Most of Oregon's economic and social problems - including state government's gaping budget deficit - can be traced back to one undeniable fact: This state has failed to create enough jobs, and its residents earn far less on average than other workers across the nation.
With unprecedented attention on the economy, it simply is not enough to talk about creating jobs. Oregon's leaders must immediately act to attract those jobs that pay well and that are capable of lifting the state's overall economy.
A recent study for the Portland Business Alliance puts this job deficiency in clear focus, demonstrating just how far the Portland area, in particular, has fallen.
The study by ECONorthwest defines the issue by showing that the Portland metro area has a per capita income that is only about 80 percent of comparable cities, such as Seattle, Denver and Minneapolis. As newly inaugurated Gov. John Kitzhaber told Oregon business and community leaders in December, Oregon as a whole is also well below the national average for per capita income.
Causes of budget woes
These dramatic differences don't just mean that families in this state have to get along with less money. Lower wages produce lower income taxes, which means the pay deficit is a primary reason that essential public services are underfunded in Oregon.
It's a vicious cycle, because funding shortfalls also limit state and local governments' ability to invest in priorities - including education, transportation and land supply - that will encourage more jobs in the future.
The PBA-sponsored study even puts a specific number on the public cost of a low per capita income. For example, if the 2008 per capita personal income in the Portland area had equaled that of Seattle metro, there would have been an additional $23.4 billion of income generated in this region. That would have produced about $1.3 billion in state revenue, reducing by 37 percent the nearly unsolvable budget deficit that Oregon now faces.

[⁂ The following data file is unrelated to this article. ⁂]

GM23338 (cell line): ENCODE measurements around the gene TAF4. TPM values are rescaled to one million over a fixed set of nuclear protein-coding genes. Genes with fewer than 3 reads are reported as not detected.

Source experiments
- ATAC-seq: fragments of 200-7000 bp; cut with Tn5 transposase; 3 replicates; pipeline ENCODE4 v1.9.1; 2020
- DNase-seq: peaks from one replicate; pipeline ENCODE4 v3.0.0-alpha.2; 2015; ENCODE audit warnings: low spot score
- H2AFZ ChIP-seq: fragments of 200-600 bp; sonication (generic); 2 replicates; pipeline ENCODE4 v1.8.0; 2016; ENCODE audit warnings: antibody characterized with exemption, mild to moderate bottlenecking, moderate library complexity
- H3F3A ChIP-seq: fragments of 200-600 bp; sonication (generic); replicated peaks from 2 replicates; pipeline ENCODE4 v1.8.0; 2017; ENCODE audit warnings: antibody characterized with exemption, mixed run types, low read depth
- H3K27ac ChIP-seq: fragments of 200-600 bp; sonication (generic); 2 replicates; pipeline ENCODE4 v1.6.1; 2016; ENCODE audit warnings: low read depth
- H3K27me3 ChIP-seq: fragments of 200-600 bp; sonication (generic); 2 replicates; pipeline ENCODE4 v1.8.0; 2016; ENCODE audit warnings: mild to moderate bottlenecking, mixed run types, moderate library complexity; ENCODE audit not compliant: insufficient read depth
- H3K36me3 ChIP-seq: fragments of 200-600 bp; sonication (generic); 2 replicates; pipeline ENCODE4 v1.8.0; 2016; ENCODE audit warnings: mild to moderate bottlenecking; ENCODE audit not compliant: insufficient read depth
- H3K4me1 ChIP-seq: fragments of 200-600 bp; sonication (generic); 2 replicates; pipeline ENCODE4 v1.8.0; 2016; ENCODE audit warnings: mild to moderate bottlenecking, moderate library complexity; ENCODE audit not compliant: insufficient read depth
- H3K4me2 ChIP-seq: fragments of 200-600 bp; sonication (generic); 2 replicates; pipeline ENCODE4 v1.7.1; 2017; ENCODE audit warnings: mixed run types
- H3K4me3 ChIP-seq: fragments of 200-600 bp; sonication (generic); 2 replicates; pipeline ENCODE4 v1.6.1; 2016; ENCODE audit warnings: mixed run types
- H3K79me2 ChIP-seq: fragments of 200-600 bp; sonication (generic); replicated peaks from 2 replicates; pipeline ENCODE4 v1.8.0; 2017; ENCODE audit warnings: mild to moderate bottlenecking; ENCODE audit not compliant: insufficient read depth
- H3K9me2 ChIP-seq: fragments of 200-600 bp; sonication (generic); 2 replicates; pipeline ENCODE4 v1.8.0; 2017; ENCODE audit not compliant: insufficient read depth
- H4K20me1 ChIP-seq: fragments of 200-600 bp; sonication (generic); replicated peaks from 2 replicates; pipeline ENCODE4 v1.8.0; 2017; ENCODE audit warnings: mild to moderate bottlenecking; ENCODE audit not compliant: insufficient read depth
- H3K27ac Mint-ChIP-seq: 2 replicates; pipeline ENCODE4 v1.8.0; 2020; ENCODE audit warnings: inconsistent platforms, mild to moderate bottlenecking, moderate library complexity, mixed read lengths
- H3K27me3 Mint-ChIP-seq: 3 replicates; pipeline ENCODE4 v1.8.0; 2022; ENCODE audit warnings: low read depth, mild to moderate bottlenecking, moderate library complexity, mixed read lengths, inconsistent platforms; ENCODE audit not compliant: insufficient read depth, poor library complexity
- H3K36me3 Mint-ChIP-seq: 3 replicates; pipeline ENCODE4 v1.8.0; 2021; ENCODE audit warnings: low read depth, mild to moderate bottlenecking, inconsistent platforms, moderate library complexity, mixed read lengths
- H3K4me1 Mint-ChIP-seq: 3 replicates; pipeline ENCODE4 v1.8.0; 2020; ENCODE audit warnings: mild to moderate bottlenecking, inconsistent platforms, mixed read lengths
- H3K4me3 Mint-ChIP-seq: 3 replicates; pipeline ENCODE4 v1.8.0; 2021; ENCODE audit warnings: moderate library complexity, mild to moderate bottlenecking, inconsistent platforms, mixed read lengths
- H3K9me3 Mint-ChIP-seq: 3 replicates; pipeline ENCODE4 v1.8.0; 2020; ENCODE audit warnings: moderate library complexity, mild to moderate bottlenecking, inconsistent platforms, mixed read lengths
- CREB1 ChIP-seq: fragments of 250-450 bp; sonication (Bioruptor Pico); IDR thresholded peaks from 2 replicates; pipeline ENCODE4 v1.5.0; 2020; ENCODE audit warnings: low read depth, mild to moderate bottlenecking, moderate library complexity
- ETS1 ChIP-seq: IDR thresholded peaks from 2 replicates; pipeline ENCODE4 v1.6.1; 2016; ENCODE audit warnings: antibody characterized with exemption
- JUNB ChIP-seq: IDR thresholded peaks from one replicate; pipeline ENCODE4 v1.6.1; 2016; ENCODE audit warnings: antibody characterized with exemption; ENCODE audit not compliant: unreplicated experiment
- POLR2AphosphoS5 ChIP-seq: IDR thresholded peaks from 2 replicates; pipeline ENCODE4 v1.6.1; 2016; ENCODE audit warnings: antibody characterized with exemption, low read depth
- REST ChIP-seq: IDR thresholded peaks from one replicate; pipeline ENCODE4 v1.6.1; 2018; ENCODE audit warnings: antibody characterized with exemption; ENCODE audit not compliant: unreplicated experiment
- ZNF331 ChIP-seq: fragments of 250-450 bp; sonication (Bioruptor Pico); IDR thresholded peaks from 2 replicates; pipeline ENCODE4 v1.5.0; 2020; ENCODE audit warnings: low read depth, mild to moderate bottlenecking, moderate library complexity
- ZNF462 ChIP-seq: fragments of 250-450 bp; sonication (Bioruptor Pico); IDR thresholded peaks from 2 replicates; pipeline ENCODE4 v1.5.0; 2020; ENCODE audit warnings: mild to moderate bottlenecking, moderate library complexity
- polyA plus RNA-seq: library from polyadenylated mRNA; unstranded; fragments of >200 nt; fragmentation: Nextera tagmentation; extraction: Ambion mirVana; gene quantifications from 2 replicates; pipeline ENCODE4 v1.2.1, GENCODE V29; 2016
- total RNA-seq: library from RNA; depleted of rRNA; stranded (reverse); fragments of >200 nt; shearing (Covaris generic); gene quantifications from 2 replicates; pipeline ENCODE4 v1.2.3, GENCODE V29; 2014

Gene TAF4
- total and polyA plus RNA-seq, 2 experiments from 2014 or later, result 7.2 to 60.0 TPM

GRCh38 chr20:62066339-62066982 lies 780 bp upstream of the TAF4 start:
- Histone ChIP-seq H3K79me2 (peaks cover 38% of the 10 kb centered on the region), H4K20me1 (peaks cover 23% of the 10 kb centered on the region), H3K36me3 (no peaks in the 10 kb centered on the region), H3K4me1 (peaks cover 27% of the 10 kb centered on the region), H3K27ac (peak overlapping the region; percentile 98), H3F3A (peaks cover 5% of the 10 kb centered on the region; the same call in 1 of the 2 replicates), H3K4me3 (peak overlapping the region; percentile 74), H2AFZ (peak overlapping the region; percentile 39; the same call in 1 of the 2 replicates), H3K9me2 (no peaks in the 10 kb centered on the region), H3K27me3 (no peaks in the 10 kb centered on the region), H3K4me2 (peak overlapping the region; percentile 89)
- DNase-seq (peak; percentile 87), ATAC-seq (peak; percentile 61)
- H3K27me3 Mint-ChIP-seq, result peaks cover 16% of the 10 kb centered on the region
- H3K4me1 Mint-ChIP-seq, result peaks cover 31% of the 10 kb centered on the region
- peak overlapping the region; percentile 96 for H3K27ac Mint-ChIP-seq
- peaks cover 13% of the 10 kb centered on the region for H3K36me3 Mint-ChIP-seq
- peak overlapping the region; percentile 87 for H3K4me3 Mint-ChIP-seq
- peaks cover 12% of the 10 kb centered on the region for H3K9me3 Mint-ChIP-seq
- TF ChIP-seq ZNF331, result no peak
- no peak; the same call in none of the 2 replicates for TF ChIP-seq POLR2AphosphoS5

Too often in this state, we debate whether state government is spending too much, or whether the problem is a shortage of tax revenue. Budget gaps have to be closed in times like these, but in truth, our most immediate concern should be to address low wages that leave citizens and government alike with scant resources.
Immediate action is required
Many factors contribute to Oregon's lower wages, but there are short-term actions that must be taken to begin to reverse this dangerous trend. For one, the state, Multnomah County and local cities should place greater emphasis and urgency on providing a sufficient and on-going supply of industrial lands for high-paying jobs.
In the metro area, Washington County and its cities have been leaders in making land and infrastructure ready for good jobs. Multnomah County, however, hasn't paid the necessary attention to this matter in recent years. The county and the cities of Portland and Gresham - as well as the smaller cities in the county - must identify what infrastructure is needed to make sufficient lands more immediately ready for industrial use. They then should partner with the state to find funding to pay for that infrastructure, including roads, water and sewer.
Such partnership is necessary, because tax limitation laws have left local governments with inadequate resources - and few incentives - to pay for that infrastructure on their own. Over time, these players also must implement a strategy to reclaim old industrial sites that have been left idle for years due to environmental cleanup requirements.
To compete for jobs, Oregon needs to improve other services as well, such as higher education. But those improvements are longer-term strategies. For now, let's start with something immediate and doable by making land ready for more of the quality, high-paying jobs needed by Oregonians, our communities and the state.